Westminster Scandal: Painstaking professional admired by peers

THE DISTRICT AUDITOR
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The Independent Online
It is perhaps just as well that John Magill chose to be an accountant because with his looks, love of detail and naturally cautious demeanour he could not really be anything else.

He is everything an archetypal accountant should be: bespectacled, soberly dressed, mild-mannered, solid, intensely discreet and private.

In fact, say those who know Mr Magill, the most daring thing he has ever done was to call a press conference to explain his interim findings on Westminster. That, they say, was an untypically high-profile act and one, again unusually, that left him open to accusations of bias and disregard for the principles of natural justice.

Those on the other side, the objectors to the policies of Dame Shirley Porter and her colleagues, are more flattering, paying tribute to his professional diligence and competence. His very refusal to betray any emotion, to remain entirely composed when confronted by the councillors and officials at the centre of his inquiry and their battery of lawyers, merely served to infuriate Dame Shirley and her allies even further.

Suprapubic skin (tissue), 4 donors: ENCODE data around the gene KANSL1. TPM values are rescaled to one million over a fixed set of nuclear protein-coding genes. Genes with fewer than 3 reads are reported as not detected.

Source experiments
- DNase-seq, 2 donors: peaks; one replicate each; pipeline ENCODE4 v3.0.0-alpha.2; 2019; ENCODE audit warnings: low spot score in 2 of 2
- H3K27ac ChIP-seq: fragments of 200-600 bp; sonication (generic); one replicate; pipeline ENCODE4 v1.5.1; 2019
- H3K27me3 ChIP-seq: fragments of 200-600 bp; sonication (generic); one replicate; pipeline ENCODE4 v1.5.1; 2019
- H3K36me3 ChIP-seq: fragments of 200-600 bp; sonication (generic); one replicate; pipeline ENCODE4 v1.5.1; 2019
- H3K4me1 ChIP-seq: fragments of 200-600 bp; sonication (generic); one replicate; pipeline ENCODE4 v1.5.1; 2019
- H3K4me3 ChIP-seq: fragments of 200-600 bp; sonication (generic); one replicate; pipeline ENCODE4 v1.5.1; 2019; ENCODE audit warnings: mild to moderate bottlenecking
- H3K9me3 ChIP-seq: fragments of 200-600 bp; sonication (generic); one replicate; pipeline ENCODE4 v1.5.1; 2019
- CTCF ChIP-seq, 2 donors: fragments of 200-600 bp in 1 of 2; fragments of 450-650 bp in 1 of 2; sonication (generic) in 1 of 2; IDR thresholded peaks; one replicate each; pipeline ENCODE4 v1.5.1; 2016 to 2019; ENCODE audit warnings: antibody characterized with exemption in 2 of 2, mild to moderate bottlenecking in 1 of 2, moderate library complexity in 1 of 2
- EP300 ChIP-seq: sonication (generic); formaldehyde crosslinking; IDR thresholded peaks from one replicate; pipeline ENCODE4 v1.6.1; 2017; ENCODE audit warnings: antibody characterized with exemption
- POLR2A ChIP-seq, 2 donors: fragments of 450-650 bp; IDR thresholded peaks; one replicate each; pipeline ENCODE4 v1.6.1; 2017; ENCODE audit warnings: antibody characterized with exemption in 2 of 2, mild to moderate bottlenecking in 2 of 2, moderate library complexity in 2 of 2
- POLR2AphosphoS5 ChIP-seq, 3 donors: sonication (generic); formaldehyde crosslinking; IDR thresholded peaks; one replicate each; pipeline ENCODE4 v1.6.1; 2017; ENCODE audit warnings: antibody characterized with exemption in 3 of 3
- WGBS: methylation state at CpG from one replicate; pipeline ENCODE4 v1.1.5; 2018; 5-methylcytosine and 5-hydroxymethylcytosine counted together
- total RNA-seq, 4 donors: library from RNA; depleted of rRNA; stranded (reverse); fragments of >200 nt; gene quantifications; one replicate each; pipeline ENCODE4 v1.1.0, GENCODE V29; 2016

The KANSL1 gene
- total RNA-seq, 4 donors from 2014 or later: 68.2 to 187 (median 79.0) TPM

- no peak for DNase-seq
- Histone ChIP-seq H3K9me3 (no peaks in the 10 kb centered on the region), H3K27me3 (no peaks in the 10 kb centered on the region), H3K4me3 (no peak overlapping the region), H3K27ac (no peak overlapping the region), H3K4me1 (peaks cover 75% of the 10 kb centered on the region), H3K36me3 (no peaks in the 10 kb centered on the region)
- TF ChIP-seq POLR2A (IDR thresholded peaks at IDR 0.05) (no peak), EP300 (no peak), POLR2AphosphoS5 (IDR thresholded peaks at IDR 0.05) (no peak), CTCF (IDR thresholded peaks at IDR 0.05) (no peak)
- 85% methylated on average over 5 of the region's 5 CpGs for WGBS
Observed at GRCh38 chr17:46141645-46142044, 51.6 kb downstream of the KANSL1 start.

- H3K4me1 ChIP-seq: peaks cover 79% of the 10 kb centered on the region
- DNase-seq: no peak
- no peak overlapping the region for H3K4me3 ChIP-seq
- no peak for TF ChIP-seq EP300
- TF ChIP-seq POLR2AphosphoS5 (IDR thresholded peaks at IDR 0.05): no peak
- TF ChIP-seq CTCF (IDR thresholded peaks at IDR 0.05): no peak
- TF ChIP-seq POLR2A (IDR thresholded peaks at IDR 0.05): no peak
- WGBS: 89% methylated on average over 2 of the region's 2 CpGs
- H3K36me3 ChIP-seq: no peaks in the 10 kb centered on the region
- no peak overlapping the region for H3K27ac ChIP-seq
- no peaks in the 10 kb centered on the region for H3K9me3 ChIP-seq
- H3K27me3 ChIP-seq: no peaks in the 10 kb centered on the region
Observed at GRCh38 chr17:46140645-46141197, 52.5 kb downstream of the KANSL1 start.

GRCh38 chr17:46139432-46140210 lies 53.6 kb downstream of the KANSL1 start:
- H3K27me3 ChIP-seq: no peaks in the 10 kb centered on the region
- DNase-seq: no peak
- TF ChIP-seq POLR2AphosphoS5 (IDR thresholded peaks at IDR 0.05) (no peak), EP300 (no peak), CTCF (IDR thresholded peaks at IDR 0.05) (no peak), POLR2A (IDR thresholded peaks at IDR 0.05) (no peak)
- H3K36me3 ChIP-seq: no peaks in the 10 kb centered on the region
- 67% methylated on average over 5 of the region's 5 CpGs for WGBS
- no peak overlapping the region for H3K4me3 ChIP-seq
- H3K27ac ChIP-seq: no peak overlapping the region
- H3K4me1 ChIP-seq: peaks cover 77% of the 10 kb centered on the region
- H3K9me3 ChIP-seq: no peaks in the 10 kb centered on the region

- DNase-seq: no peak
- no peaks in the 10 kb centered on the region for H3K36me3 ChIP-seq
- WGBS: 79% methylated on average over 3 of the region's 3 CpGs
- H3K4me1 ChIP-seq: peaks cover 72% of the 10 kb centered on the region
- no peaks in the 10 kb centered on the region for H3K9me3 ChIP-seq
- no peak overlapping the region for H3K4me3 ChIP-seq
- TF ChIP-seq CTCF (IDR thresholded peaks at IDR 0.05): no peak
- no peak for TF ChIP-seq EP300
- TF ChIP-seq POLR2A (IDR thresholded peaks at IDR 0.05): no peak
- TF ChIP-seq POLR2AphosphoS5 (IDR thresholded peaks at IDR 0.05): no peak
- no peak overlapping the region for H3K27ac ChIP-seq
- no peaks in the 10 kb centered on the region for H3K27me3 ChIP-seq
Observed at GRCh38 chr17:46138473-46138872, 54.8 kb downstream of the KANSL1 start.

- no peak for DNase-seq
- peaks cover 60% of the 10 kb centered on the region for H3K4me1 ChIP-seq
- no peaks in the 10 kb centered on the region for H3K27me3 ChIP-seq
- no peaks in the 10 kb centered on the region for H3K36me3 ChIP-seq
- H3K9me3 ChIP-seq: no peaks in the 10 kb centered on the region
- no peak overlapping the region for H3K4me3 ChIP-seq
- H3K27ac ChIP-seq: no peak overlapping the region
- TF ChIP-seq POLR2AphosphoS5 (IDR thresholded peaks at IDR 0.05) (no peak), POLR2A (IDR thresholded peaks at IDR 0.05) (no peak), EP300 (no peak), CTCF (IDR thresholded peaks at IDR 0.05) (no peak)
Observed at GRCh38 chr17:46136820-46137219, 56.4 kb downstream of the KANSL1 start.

Aged 52, married with two children, he lives in Wimbledon, south-west London. His whole working life, according to Local Government Chronicle magazine, which profiles him next week, has been devoted to Touche Ross, the giant accountancy firm. He had a spell in its Chicago office in the early 70s and was made a partner in 1975.

He is highly respected within the firm, and the profession at large, having been at various stages, Touche Ross's head of standards and audit. In 1987, a year into his appointment as Westminster's district auditor - he was originally asked to look into the council's selling of cemeteries at knockdown prices - he was made the firm's national director of accounting and auditing.

Apart from Westminster, his other huge case - and one that does much to explain the high esteem in which he is held by his fellow accountants - was successfully fighting the landmark "Caparo" ruling all the way to the House of Lords. Initially, the courts held that accountants acting for a company that was subsequently taken over owed a duty of care to the purchaser, throwing the time-honoured principle of caveat emptor (buyer beware) out of the window.

The shock-waves felt by Touche Ross, which acted for the company taken over by Caparo, and the rest of the profession, were enormous. Mr Magill, then the firm's head of risk management, mounted a ferocious challenge and succeeded in having it overturned in 1990.

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